Motorcyclists stay cool to race frozen lakes
NORTHVILLE, N.Y. — They kick-start their bikes during cold snaps, hit highway speeds on ice and take tight turns on studded tires, leaving crystalline clouds in their wake.
Call them freezy riders, motorcycle racers who seem to defy physics — and maybe common sense — by buzzing around slick tracks plowed out atop frozen lakes and rivers each winter.
“The adrenaline of going 70 mph and dragging across the ice is something you can’t find anywhere else,” Mike Parodi says after another run around Great Sacandaga Lake in the Adirondacks during a particularly bitter cold weekend this month. “Believe it or not, at 18 below, it actually doesn’t feel that bad.”
The riders on upstate New York ice this winter are butchers, contractors, maintenance workers, fathers and sons. Some compete for money, with first-prize purses of up to $500 on a recent race day. But most are amateurs, who put thrills and bravado above the ever-present risk of spinning out and slipping sideways across the ice.
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“It’s a lot easier on your body when you fall. You just kind of slide out. On dirt, you tumble, cartwheel. You can really get hurt,” says Johnny Gocha, among the more than 90 racers who competed recently on an oval track plowed atop the 14-inch thick ice on Warner Lake near Albany.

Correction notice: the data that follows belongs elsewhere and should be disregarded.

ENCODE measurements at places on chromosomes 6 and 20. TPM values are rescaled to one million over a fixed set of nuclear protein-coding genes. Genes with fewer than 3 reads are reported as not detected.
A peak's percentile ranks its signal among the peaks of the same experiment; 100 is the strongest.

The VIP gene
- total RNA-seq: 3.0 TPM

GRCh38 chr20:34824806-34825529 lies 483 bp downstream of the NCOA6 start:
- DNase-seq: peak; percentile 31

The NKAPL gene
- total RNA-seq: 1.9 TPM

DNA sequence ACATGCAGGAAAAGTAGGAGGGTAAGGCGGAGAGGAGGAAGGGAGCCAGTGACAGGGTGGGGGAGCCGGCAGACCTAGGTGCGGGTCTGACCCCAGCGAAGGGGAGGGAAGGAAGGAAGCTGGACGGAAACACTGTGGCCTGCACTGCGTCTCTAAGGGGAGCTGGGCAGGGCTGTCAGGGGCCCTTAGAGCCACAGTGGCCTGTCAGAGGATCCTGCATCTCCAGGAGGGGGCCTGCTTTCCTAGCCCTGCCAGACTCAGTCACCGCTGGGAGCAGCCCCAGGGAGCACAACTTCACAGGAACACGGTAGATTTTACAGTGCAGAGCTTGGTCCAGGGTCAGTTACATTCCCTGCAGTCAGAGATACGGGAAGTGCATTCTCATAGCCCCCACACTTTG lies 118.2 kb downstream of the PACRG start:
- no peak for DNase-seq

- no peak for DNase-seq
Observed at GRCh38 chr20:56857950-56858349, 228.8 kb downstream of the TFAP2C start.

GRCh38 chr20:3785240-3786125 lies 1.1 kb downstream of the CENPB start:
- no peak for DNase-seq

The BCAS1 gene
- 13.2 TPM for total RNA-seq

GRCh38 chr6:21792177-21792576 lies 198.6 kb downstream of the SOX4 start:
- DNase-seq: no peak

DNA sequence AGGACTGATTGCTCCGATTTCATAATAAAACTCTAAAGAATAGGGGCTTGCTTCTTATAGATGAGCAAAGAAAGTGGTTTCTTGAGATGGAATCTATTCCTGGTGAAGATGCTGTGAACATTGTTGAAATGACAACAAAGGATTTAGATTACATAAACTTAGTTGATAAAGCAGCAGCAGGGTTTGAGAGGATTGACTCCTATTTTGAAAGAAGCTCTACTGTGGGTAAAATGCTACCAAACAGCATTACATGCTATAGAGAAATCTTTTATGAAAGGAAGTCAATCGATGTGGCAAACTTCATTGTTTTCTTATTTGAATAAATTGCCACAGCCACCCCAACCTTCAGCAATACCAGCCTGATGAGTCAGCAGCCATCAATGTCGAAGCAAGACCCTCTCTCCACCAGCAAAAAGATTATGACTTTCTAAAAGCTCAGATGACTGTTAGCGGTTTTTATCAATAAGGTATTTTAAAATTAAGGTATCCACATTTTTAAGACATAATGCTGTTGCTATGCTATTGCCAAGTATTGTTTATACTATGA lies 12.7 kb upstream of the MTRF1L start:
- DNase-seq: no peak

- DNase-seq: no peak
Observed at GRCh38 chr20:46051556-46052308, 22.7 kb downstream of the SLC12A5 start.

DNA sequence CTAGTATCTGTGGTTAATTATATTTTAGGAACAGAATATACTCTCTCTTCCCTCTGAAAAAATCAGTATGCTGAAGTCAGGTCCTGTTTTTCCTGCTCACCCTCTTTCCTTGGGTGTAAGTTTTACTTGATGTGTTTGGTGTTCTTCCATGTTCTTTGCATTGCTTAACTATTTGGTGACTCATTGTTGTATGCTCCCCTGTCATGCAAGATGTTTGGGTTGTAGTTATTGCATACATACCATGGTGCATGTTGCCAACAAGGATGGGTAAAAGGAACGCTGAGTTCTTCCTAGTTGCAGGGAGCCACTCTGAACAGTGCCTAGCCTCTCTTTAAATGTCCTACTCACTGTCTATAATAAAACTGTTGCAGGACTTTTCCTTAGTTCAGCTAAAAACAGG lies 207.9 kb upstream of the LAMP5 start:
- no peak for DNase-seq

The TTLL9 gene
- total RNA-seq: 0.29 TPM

Racers ride dirt bikes with special screws in the tire treads. Sharp heads on the screws allow riders to hit fast straightaway speeds and turn without sliding into snowbanks. Racers claim the traction is actually better on ice than on dirt or pavement.
“You want to lean your bike as much as you can and power out of the corner as fast as you can,” explains Shane Maynard from Hudson Falls.
Motorcyclists have been sticking studs in their tires for generations in cold-winter locations from Sweden to Wisconsin. In Cadillac, Michigan, next week, the American Motorcyclist Association will begin its annual Ice Race Grand Championship.
Ice tracks might be gentler than dirt, but they’re temperamental.
Warm spells the last two winters sidelined racers. This winter’s big chill across the Northeast was great for ice formation — about 15 inches thick on Sacandaga on a recent weekend. But those same frigid temperatures seemed to discourage riders on a day organizers had to cancel races.
“We got here it was negative 15 or something,” Alex Quarterley says after taking some laps for fun. “It’s really all in the face. You got to watch for frostbite.”
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